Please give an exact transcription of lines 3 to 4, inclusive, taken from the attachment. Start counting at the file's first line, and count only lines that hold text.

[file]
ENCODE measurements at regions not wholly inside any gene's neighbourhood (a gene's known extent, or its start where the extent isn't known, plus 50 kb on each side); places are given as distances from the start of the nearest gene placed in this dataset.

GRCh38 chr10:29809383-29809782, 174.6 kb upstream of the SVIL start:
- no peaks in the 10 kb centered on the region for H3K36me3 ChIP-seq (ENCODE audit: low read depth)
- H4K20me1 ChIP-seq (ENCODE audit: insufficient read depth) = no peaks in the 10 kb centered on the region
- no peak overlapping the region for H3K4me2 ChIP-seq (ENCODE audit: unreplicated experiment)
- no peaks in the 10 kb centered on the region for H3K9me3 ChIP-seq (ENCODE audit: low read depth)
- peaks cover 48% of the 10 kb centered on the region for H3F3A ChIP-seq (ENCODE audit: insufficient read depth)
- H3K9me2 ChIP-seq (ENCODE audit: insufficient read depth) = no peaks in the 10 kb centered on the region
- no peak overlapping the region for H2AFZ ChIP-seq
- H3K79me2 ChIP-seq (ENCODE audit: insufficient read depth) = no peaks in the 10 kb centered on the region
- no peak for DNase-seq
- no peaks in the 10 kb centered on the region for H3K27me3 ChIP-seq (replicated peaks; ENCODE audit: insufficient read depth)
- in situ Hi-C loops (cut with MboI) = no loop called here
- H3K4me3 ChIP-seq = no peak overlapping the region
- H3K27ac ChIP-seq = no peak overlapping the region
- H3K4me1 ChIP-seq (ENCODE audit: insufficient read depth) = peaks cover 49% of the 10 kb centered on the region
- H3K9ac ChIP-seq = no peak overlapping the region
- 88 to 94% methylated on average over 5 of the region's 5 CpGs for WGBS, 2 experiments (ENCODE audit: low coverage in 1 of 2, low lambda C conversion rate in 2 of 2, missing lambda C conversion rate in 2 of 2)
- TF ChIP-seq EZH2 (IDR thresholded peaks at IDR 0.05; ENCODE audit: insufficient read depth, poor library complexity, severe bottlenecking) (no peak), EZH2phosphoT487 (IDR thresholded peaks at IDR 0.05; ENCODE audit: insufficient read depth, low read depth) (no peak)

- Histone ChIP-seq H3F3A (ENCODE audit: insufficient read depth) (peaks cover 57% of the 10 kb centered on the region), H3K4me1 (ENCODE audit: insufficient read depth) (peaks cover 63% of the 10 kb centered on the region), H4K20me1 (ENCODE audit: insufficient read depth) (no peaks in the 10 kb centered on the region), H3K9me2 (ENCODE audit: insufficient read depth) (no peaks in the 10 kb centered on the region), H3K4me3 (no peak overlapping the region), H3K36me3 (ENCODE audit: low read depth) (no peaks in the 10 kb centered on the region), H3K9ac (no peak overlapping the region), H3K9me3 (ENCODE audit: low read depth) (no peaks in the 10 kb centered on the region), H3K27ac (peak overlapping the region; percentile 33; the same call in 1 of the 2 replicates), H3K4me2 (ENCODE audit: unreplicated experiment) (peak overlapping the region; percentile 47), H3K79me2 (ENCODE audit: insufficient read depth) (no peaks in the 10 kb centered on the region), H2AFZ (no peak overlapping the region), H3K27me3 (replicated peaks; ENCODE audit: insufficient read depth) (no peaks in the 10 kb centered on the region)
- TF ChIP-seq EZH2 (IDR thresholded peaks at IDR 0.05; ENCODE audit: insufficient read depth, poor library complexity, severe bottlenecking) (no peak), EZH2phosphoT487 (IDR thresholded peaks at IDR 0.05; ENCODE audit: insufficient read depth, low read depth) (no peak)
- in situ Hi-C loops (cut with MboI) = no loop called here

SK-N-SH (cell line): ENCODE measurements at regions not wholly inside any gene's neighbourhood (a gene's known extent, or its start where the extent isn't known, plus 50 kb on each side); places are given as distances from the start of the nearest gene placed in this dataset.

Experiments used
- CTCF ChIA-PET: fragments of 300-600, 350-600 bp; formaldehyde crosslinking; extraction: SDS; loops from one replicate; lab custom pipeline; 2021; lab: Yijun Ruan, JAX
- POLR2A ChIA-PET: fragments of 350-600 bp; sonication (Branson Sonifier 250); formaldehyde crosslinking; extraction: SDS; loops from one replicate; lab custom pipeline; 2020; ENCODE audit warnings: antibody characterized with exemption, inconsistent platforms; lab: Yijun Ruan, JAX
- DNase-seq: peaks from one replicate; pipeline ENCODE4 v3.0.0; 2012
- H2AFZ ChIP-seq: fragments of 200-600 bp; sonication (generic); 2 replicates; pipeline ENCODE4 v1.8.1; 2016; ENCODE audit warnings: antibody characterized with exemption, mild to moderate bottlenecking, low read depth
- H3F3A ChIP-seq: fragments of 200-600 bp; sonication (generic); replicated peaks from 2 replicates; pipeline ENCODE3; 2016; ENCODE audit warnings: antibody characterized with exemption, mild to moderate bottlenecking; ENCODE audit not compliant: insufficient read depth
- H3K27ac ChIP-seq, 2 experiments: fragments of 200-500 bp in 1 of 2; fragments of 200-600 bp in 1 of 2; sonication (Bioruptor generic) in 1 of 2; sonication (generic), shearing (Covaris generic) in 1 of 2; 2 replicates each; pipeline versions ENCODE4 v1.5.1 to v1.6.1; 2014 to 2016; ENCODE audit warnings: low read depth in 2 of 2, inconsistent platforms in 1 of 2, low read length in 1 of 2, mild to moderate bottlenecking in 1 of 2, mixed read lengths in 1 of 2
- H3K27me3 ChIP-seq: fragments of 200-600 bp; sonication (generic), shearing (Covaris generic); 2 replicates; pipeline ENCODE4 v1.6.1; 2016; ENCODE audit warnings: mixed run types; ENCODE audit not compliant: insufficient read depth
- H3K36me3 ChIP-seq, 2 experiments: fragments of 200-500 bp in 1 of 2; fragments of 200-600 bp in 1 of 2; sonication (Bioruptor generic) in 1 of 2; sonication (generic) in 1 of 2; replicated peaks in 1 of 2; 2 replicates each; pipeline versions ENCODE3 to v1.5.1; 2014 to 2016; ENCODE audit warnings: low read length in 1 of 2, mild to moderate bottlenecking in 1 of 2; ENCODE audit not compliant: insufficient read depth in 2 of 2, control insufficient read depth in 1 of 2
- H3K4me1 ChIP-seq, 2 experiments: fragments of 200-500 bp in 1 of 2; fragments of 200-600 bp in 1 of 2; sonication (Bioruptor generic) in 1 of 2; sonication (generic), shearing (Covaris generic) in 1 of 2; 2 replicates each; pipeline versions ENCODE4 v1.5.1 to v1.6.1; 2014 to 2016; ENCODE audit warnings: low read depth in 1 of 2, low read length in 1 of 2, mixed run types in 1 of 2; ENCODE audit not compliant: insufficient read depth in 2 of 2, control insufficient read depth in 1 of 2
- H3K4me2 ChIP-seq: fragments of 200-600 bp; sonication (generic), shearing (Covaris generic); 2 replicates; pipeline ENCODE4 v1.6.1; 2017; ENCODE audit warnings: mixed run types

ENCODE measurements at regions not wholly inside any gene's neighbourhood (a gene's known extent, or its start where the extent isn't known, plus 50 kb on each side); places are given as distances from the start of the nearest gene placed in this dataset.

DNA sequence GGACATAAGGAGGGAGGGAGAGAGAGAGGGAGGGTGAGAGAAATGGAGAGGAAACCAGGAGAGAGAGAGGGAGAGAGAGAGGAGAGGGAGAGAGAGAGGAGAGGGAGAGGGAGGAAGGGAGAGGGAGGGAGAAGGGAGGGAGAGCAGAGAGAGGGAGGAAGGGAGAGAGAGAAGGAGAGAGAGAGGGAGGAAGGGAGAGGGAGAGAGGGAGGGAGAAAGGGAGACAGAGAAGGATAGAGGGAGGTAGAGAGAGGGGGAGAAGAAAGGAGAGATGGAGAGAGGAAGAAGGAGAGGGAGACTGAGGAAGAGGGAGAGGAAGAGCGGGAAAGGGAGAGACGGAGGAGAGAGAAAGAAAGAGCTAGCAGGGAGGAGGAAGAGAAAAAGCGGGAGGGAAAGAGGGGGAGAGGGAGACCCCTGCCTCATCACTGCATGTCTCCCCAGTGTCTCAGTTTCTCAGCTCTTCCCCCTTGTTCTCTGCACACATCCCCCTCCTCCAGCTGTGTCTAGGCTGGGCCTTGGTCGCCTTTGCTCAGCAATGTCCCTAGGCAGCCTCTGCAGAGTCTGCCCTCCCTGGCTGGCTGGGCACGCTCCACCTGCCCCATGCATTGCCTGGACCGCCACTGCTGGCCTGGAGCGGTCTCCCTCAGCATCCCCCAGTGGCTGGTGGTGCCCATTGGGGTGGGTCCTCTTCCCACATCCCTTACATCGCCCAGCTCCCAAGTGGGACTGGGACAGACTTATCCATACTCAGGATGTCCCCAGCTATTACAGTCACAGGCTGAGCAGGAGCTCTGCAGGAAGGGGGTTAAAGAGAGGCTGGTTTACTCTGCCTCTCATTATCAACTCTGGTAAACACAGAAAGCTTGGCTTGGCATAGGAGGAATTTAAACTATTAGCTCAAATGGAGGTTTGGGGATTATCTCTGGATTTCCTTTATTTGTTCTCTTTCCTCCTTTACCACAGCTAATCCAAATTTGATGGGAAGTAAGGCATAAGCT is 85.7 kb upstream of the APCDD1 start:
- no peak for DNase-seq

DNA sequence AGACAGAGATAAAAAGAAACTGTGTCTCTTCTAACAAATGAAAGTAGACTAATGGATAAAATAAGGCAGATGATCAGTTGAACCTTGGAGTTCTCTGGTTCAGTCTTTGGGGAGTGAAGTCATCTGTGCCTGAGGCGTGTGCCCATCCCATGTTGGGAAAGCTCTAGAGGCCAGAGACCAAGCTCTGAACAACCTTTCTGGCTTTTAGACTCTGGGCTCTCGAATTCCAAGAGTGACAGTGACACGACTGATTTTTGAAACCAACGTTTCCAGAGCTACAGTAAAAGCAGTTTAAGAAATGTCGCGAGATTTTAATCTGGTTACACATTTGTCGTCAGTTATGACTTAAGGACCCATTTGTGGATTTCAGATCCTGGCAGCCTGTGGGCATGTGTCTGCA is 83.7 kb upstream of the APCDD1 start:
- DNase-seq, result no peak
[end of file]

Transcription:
- no peaks in the 10 kb centered on the region for H3K36me3 ChIP-seq (ENCODE audit: low read depth)
- H4K20me1 ChIP-seq (ENCODE audit: insufficient read depth) = no peaks in the 10 kb centered on the region